Rolex occupies this rarified position of being the most famous luxury watch brand in the world, while also being one of the most secretive companies in the entire industry. This intriguing juxtaposition has bred an air of mystery surrounding the cult of Rolex watches, replete with plenty of myths. Read on for the truth behind some popular Rolex myths.
Let’s get to the bottom of some popular Rolex myths.
Myth #1: Rolex Watches Don’t Tick
This particular tidbit of (false) information is one that is often thrown around when discussing how to spot a fake Rolex watch – and busting this myth is two-fold.
First, “ticking” watches are associated with quartz watches. The seconds hand on a quartz watch moves one position every second (for a total of 60 “jumps” every minute) and does so with a loud “tick” sound. Since most people associate quartz watches with cheap watches, they assume that Rolex never made quartz watches; and that is false. Rolex no longer makes quartz watches today, but it has in the past. Rolex quartz watches include the ref. 5100 with a Beta-21 quartz caliber, the Rolex Oysterquartz watches with in-house quartz calibers, and Cellini quartz watches. And all these Rolex watches certainly tick.
The other side of this myth is that mechanical watches technically also “tick,” albeit at a much faster pace, which gives the impression of the seconds hand sweeping around the dial. The self-winding calibers that power modern Rolex watches operate at 28,000 beats per hour, which is equal to 8 ticks per second.
The Oysterquartz collection is an entire range of quartz-powered Rolex watches. And they all most certainly tick.
Myth #2: Rolex Never Made Quartz Watches
See myth #1 above. And also check out the awesome Oysterquartz Day-Date and Oysterquartz Datejust watches while you’re at it.
Rolex actually spent five years developing in-house quartz calibers after the company decided to abandon the Centre Electronique Horloger (CEH) consortium. The CEH’s mission was to create a Swiss-made quartz movement worthy enough for its esteemed 20-brand membership list, which included (along with Rolex) Patek Philippe, Omega, Piaget, and others. The result was the Beta-21 quartz caliber, which powered the Rolex ref. 5100 (“The Texan”), Patek Philippe 3597, Omega Electroquartz, and more.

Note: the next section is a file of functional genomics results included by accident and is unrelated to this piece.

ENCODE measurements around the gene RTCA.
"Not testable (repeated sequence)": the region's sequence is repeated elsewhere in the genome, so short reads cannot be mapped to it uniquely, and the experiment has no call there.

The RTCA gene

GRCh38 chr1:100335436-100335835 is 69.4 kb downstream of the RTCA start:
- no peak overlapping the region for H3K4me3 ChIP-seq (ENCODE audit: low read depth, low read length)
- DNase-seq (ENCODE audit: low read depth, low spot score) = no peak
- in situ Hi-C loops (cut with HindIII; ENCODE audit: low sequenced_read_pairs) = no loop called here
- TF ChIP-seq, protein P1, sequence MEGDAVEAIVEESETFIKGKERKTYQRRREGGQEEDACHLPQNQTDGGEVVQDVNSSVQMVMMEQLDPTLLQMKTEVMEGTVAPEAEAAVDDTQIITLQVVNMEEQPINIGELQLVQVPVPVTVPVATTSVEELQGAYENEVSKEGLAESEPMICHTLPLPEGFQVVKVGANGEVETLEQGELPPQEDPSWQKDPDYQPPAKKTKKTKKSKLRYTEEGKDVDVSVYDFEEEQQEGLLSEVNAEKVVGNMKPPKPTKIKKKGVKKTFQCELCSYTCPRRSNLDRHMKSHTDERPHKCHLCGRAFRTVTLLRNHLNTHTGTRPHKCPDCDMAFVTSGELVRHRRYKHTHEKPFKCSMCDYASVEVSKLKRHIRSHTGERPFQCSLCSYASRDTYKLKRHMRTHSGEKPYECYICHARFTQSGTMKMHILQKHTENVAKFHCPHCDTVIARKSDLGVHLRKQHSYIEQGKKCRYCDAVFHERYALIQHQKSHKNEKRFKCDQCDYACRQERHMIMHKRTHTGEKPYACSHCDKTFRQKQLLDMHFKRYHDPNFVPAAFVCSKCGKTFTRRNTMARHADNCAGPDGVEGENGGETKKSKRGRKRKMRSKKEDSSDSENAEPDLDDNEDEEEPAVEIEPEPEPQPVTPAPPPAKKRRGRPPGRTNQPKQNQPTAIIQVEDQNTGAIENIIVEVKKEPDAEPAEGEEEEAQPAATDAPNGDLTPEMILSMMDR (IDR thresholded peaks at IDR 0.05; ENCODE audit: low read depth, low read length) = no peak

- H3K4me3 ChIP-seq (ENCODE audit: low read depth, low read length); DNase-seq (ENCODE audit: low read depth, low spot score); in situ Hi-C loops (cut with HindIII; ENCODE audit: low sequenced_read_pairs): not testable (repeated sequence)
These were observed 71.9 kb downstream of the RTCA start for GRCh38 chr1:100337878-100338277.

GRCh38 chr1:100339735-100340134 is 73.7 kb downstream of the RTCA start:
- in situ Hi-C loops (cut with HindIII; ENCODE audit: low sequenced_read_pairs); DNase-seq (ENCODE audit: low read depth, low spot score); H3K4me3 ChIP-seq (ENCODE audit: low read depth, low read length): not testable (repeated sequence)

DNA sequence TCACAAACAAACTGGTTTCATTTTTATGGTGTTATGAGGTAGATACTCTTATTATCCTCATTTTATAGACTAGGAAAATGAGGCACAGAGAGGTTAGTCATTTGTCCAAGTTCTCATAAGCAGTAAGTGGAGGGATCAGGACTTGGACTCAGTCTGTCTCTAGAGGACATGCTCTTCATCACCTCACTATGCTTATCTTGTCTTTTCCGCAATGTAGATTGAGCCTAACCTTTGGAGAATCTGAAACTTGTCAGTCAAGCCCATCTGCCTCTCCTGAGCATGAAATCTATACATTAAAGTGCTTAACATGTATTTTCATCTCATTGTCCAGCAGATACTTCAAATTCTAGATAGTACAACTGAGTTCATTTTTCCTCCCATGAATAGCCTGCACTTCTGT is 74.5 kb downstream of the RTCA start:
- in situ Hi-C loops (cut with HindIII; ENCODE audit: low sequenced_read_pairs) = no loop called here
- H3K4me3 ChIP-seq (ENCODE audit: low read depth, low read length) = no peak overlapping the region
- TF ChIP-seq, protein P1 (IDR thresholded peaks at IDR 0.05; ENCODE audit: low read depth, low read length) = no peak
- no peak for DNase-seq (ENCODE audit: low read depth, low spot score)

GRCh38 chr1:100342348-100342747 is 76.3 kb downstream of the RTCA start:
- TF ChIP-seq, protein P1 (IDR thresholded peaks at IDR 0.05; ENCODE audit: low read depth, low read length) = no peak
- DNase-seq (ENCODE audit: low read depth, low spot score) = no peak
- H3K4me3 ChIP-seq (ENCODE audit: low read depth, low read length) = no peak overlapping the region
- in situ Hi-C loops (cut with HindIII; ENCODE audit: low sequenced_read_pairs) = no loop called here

But Rolex eventually created in-house quartz movements; the Cal. 5035 for the Oysterquartz Datejust and Cal. 5055 for the Oysterquartz Date-Date. It is estimated that only 25,000 Oysterquartz watches were made from 1977 until 2003.
The very first quartz Rolex watch: the ref. 5100, also known as “The Texan” among today’s vintage collectors.
Myth #3: The Only Gold Rolex Ever Used Is 18k Gold
Yes, it’s true that today, Rolex only uses 18k gold – cast in an on-site foundry, no less – to craft gold and two-tone watches. And yes, Rolex even has a proprietary pink gold alloy named Everose (introduced in 2005). However, this was not always the case.
If you look at vintage Rolex watches, you’ll find versions in 9k and 14k gold as well. What’s more, Rolex even made gold shell watches at one point, where the stainless steel surfaces are “capped” with a thick gold layer. These are sometimes referred to as “Golden Egg” Rolex watches.
This Rolex Date ref. 1503 with Jubilee bracelet is craft entirely from 14k gold, rather than 18k like stated by one of the more popular Rolex myths.
Rolex Myth #4: Rolex Casebacks Never Have Any Markings
Many luxury watch brands use the casebacks of their watches as a canvas to engrave logos, numbers, medallions, and special inscriptions. On the other hand, the solid fluted screw-down casebacks of Rolex watches are famously unadorned. However, to say that Rolex casebacks never have any markings is simply untrue.
For instance, flip the Milgauss 116400 around, and you’ll see the words “ROLEX OYSTER” and “MILGAUSS” around the periphery. Furthermore, on the caseback of Rolex Deepsea watches, you’ll spot “ROLEX OYSTER DEEPSEA” and “SEA-DWELLER 12800 ft = 3000 m” text on there. In fact, even vintage Sea-Dweller models have engravings on the back, which include “ROLEX PATENT OYSTER GAS ESCAPE VALVE” and other etchings. Rolex Submariner Milsub casebacks also had plenty of markings to identify them as military-issued dive watches. Finally, some casebacks of Lady Datejust and gold Lady President watches even have “ORIGINAL ROLEX DESIGN” engraved on them.
So while it is rare that Rolex casebacks have markings (and it could be a red flag if you’re trying to determine authenticity), the blanket statement that Rolex casebacks never have any markings is a myth.
One of the most popular Rolex myths is that Rolex casebacks never have engravings. Well, here’s an engraved Rolex caseback.
Rolex Myth #5: Rolex Does Not Make Complicated Watches
This myth comes courtesy of some watch enthusiasts who like to pigeonhole Rolex as watch brand that makes simple high-quality timepieces, void of any complications – which is far from the truth. A “complication” is any function on a watch other than telling the time. Complications can range from a straightforward date window to technically impressive chronographs to highly complex annual calendars. Therefore, Rolex certainly makes complicated watches!
Along with all the famous Rolex watches with date windows and the iconic Day-Date collection, let’s not forget that Rolex boasts GMT watches, dual time watches, chronograph watches, and moon phase watches. Plus, there are also the newer Yacht-Master II watches packed with a flyback chronograph, countdown timer, and mechanical memory, and the highly complex Sky-Dweller annual calendar watches.
So the next time you hear one of these popular Rolex myths, you’ll know better than to believe them.
The Rolex Sky-Dweller has an annual calendar complication that keeps track of the different numbers of days in each month. That is rather complicated, wouldn’t you agree?